There is almost nothing for children of AS parents, diagnosed or not. Just looked on the NAS website and they have advice for parents, siblings and partners but not children. Do they think we don't exist?!

MamanOfThree Mon 08-Jun-15 16:53:12

There are a lot of people who think that, if someone can manage to hold a job and have a family, then they can't be that affected. Some ppeople might even question if the diagnosis of AS that was made wasn't actually that accurate.
Because, you know, no person with AS can be in a relationship and have children hmm

On the top of that, there is this idea that if someone is abusive/angry/hard to live with, it's nothing to do with the AS. It's all about the fact they are abusive/angry/difficult to live with... Therefore not an AS issue.

I think this will change as more and more people will be diagnosed and then get into adulthood. You need to remember that When your father was a child, AS didn't even exist.

icecreamsandwich Mon 08-Jun-15 17:27:08

I actually didn't know it didn't exist back then. That's helpful to know, thank you.

I do think the anger/abusiveness was connected to the AS though not just because of it; no doubt his own childhood experiences also played a part. But the meltdowns, the mind blindness, the utter social inappropriateness and not understanding how I was affected by this...

I think AS didn't make him abusive, but was one of a number of factors that conspired together, and it affected the exact way in which he was angry/difficult/etc.

MamanOfThree Tue 09-Jun-15 09:43:49

Yes I agree.
Some hurtful responses are clearly linked with AS and if you don't know about it, you will take them at face value (and be hurt) not that it's that easy when you do know about it but at least you can step back a bit

And then his own difficulties will have 'made' him a more angry person (again quite understandable)..

For me though, the major difference is that when someone is abusive, it's something they are doing on purpose. An abuser wants to hurt/control the other person. With AS, that person will do something that is hurtful or will make people unconfortable but it's never on purpose.
In effect, it can be just as hurtful as if it was abusive for the receiver but it's not abuse. And it affects people around, especially children or a partner. And it can make it extremely hard/hurtfull for them but there is little they can do about it sad.

When you talk to people with AS, they will tell you that they are aware that people are getting hurt around them but that they usually have no idea what they have done to do so. So they end up very sad to have 'misbehaved' again (and hurt someone they love) and frustrated not to understand why so it doesn't happen again.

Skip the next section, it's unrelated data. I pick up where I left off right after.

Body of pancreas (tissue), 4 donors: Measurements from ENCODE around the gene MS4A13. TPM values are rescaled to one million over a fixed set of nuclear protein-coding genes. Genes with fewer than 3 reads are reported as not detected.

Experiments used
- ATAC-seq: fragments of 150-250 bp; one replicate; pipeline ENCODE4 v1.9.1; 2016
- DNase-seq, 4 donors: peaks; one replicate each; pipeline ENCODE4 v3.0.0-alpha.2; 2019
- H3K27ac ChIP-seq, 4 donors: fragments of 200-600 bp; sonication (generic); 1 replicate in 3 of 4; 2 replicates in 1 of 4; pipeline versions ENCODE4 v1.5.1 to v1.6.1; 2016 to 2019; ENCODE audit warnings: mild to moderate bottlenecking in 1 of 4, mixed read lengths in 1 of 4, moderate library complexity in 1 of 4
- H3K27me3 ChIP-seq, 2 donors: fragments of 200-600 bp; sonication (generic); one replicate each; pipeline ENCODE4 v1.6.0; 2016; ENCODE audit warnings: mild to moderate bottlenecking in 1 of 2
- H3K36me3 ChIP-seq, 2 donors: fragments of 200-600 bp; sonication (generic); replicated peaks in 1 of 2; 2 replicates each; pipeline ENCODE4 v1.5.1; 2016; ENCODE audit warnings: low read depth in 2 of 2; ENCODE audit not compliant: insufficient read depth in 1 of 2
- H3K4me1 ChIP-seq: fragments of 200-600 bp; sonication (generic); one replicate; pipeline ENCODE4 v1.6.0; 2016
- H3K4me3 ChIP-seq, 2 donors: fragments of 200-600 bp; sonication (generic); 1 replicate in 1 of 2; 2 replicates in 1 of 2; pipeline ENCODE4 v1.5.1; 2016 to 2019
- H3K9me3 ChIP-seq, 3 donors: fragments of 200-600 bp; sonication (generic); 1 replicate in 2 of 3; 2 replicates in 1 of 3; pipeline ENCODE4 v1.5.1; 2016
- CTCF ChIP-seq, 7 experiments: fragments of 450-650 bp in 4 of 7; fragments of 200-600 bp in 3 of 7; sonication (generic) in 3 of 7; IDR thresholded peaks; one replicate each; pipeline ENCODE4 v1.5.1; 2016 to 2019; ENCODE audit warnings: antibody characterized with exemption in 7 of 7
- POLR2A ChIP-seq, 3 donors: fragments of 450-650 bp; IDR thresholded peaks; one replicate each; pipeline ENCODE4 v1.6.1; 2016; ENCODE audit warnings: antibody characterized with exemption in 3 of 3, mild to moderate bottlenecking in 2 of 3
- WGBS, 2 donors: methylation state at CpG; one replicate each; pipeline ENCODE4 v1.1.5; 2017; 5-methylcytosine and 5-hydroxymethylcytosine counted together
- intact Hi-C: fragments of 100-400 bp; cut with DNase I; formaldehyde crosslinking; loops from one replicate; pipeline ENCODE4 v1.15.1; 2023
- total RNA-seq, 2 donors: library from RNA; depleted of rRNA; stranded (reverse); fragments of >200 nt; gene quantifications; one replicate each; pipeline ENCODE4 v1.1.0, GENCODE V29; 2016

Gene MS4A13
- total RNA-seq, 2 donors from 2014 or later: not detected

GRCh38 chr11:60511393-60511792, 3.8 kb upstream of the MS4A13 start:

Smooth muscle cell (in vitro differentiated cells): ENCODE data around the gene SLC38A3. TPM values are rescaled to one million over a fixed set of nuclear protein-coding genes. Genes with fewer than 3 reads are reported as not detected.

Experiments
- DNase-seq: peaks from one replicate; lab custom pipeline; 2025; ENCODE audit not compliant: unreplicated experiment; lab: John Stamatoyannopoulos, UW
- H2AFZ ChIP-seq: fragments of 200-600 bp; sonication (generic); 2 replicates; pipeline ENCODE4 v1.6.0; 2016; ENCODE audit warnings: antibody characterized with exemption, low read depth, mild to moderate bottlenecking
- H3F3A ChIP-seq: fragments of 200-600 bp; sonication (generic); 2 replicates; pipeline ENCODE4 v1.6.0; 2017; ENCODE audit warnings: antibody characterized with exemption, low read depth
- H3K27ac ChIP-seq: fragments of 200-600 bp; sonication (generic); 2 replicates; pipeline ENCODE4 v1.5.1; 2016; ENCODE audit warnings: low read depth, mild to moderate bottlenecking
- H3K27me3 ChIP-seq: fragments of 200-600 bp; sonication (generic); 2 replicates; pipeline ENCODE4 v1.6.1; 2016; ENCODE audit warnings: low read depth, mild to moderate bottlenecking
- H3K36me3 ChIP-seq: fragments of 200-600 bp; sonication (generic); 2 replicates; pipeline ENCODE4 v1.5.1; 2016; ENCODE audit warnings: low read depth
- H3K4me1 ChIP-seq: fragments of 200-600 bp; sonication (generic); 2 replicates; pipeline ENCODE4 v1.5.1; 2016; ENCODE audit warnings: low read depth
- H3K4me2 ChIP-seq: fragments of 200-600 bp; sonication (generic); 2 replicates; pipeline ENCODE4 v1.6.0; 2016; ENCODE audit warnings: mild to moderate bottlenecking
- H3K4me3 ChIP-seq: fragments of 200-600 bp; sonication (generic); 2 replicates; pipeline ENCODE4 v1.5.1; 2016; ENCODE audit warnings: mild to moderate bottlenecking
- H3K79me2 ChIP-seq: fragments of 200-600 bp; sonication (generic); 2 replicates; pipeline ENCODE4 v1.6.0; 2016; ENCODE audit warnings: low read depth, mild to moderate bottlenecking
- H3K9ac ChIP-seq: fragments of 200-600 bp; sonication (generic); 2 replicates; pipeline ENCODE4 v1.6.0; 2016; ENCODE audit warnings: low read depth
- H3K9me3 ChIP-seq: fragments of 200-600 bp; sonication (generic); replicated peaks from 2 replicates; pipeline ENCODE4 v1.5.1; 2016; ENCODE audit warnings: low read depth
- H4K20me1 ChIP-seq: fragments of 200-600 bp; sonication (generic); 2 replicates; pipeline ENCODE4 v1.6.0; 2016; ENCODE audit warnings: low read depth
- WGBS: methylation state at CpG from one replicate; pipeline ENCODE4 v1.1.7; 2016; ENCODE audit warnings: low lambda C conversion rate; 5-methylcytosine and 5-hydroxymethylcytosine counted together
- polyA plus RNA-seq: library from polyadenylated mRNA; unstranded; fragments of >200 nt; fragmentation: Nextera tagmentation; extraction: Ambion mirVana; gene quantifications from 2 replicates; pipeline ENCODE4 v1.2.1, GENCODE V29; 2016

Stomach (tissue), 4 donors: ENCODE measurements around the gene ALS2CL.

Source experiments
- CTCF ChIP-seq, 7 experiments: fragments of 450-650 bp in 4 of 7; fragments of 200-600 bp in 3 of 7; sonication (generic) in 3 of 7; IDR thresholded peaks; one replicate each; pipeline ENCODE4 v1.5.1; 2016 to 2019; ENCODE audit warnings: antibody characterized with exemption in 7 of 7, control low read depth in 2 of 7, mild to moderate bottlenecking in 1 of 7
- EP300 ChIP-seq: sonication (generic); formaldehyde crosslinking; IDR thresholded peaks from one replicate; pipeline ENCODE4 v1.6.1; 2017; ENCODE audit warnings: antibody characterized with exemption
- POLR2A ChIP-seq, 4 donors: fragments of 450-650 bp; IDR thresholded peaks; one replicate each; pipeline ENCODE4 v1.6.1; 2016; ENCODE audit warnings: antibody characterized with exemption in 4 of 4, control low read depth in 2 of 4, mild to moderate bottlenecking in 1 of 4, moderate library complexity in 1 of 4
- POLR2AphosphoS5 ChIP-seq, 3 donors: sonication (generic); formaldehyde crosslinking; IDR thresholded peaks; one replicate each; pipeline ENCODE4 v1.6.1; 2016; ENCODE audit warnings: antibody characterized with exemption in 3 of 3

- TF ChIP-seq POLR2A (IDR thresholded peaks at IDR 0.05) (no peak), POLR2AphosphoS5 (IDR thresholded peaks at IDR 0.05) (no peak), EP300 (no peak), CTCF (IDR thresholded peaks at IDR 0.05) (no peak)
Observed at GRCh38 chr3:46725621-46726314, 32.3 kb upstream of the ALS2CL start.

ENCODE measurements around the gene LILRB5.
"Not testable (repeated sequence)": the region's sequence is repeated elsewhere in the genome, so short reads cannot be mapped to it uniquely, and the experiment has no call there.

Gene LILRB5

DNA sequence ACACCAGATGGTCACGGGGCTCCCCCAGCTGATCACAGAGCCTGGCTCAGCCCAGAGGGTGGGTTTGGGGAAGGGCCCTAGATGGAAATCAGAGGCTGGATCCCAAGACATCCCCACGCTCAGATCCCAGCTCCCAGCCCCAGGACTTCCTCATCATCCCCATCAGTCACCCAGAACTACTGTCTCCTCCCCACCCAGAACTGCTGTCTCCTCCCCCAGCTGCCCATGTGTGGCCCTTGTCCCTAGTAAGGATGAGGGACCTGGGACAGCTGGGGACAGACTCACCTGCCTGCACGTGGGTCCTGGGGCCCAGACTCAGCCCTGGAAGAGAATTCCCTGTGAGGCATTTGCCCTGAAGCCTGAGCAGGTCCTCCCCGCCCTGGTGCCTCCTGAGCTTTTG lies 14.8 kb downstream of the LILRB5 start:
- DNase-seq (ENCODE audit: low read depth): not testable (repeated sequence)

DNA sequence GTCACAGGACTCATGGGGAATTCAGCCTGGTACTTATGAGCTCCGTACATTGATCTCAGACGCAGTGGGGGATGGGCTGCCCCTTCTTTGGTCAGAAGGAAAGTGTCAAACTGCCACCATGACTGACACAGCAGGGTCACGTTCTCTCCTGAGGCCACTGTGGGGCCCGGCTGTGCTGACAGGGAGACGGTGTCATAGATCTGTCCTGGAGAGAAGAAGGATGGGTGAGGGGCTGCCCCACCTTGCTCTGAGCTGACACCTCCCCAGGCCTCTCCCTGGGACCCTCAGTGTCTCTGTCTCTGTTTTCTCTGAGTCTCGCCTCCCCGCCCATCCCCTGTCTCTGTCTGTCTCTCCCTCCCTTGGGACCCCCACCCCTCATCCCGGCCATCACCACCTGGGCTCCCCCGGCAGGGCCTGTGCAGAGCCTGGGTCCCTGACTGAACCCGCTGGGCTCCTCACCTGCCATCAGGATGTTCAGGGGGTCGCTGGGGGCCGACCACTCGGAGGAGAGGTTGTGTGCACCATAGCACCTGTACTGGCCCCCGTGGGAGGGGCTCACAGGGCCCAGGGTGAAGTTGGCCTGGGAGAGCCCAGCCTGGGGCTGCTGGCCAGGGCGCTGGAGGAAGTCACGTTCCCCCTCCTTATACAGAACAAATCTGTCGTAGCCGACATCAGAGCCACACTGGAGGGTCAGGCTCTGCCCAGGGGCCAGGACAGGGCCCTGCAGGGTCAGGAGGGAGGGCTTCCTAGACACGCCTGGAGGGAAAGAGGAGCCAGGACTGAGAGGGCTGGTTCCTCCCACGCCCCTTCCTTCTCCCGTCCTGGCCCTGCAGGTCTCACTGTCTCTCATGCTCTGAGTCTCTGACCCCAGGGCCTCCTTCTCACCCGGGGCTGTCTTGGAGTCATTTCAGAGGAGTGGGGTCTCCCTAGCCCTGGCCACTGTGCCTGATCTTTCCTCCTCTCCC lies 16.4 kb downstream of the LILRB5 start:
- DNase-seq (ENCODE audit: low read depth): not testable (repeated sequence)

Athenaviolet Tue 09-Jun-15 10:20:24

OP I have/am experiencing some of this.

I've been sure I was on the spectrum for several years. Have a DC (undiagnosed) who is pretty obviously on it too.

But it's only in the past few weeks I'm looking at both my parents and seeing it in them too. There is no escape!

I wrote quite a bit about them the other day on a autism and work thread somewhere.

I agree there isn't much help out there for kids of as parents. I think there is one page on the nas website though. Although I found it more aimed at those with fathers on the spectrum rather than mothers, and as we know, they present differently.

I've had times of going NC. I think that'd prob be best for you as you don't seem to gain anything from your relationship with him.

I have no intention of mentioning my suspicions to my parents. For a start my mum doesn't think things like as exist and it's just 'badly behaved kids'. Neither has insight to see how their behaviour is different from others and they are both so hostile to change.

There was abuse in my childhood too. But tbh I'm finding that easier to come to terms with now I can see a reason for it. With the asd interpretation I can see that they never meant me harm but were just ill suited to a lot of the aspects required of parents. As an asd parent myself I'm trying to prevent this cycle repeating by delegating a lot of the parenting to nt DP.

Being an asd parent isn't all bad and I wouldn't want people reading this thread to think that. There is enough discrimination against us! Imo in some ways my traits help me parent eg I'm very consistent with boundaries, my special interests mean I have a lot of knowledge to pass on so my DCs have excellent general knowledge, I am honest with them and will discuss 'adult' topics (appropriately) with teenage DC (they say other parents don't do this) because I don't embarrass easily. Etc